Chemistry


by Loren Noveck · August 17, 2014


Boy meets girl, boy romances girl, boy loses girl—oldest story in the book. And when boy (Jamie) and girl (Steph) meet in a psychiatrist’s waiting room (she’s depressive, he’s manic; as Steph says, “a pair so perfect they named a disease after us”), it’s easy to make assumptions about the winsome romantic-comedy path—damaged people learning to heal together—that Chemistry might follow. But you’d be wrong: Jacob Marx Rice’s play is about brain biochemistry more than romantic chemistry: comedy, yes, but dark, honest, and unsparing in its depiction of mental illness, and always conscious that love by itself isn’t enough to make damaged people whole. Under Anna Strasser’s direction, it’s blackly, ruefully funny without making light of its characters’ very real pain.

Steph has battled depression her entire life; we learn right away that she first tried to kill herself at eleven (beating “records” earlier set by her mother—fourteen—and sister—twelve). She’s had ups and downs, but even with the best care and the best antidepressants, she’d rather die than live. Jamie is a high flyer—dreaming of becoming Secretary of State, he got himself out of a small, poor town on a college scholarship and now works as a congressional policy analyst. Manic energy fuels him, until it pushes him all the way to psychosis; he is hospitalized after a gruesome incident of self-injury. Steph becomes first his guide through the strange new world of mental-health pharmacology, and then his partner. But even when their relationship is strongest, they can’t see eye to eye about how to live with, or live through, their respective diseases.

For Steph, depression is constant, a grinding, gnawing, inescapable enemy who can’t be defeated—at best, using medication, she can push it away just enough to not stare her in the eye every second of every day; just enough to get out of bed and go to work and fight against crippling feelings of shame and unworthiness and emptiness. She’s afraid to be loved and afraid to love; she doesn’t want anyone else to take on the burden of her despair. But Jamie has the opposite relationship to his malfunctioning neurotransmitters: his mania is what’s always made him special, given him strength; on medication, he can’t function and sees no hope of regaining the life he’s fought so hard for.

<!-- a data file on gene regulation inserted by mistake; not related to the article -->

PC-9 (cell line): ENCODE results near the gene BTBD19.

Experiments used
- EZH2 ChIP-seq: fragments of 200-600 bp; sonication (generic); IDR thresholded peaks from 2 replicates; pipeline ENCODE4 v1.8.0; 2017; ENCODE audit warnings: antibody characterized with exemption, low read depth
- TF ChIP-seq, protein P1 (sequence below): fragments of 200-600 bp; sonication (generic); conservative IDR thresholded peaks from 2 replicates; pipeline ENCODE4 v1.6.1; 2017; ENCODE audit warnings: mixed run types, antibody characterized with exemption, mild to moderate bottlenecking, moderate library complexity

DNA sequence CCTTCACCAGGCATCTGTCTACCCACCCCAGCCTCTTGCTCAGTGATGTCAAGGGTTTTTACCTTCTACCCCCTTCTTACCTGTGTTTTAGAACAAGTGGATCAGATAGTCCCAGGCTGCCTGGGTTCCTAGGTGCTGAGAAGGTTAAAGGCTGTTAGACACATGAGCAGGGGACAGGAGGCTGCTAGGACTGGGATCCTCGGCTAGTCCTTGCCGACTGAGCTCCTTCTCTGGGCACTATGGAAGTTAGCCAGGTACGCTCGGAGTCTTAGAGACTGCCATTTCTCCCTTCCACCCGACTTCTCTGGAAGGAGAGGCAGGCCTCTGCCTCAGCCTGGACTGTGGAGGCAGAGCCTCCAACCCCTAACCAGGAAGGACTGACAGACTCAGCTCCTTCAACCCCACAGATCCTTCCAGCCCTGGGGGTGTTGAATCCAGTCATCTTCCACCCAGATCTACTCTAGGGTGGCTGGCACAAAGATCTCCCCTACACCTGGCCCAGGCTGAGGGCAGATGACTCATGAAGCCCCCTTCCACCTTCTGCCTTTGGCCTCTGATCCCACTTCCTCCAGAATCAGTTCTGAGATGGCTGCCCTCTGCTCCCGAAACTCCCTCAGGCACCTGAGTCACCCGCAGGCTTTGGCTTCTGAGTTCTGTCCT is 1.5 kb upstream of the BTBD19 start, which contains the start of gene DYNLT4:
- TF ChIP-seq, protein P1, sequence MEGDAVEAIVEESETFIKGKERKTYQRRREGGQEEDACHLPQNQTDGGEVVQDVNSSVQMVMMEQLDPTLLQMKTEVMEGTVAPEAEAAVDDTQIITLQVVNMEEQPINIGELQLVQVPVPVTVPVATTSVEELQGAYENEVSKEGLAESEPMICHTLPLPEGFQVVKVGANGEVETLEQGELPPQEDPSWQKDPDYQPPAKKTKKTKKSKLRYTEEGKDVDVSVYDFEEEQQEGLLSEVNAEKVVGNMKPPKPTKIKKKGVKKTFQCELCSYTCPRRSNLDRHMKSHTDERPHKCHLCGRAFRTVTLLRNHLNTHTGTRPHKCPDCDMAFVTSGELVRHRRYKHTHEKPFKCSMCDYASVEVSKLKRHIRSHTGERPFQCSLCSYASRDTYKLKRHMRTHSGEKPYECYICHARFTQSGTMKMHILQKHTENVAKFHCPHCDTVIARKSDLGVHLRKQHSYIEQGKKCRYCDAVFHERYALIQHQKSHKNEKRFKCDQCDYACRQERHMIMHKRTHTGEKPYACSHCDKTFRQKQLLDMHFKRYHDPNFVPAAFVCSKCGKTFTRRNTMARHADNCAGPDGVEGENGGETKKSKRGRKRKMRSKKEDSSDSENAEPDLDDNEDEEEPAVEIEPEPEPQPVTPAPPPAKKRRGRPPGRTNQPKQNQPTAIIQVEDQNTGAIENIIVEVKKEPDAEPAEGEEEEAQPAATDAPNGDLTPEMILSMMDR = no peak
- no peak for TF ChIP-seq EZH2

Lauren LaRocca and Jonathan Hopkins give subtle performances; through nuanced shifts in tone and affect, we learn to see the difference between their more and less balanced selves. Each is perhaps better individually, portraying the shades within their characters, than they are when acting together; their connection feels less powerful than their separate stories. Still, Rice has created two strong, complex, articulate characters, and the play is deeply affecting.

No one could have predicted how topical this piece would be this particular week, with the fight against depression and despair the subject on every news feed after the death of Robin Williams. It’s a terrific piece of theater under any circumstances, but especially moving right now.

 

 

 

 

More about the play in this article:
City of Glass
Edward Einhorn is a playwright, director, translator, adaptor and more. Many of his plays can be found on Indie Theater Now. Nita Congress shares her thoughts on this new work.
Broken Bone Bathtub
After being asked who is comfortable with audience participation, we are lead one by one into the small room and guided to our seats. A young woman sits amid pleasantly floral scented bubbles, face turned away from us.
Alas, the Nymphs
“Yesterday is today. Today is Here.” The past and the present do indeed collide in Alas, The Nymphs, a new play by writer/director John Jahnke and his company Hotel Savant.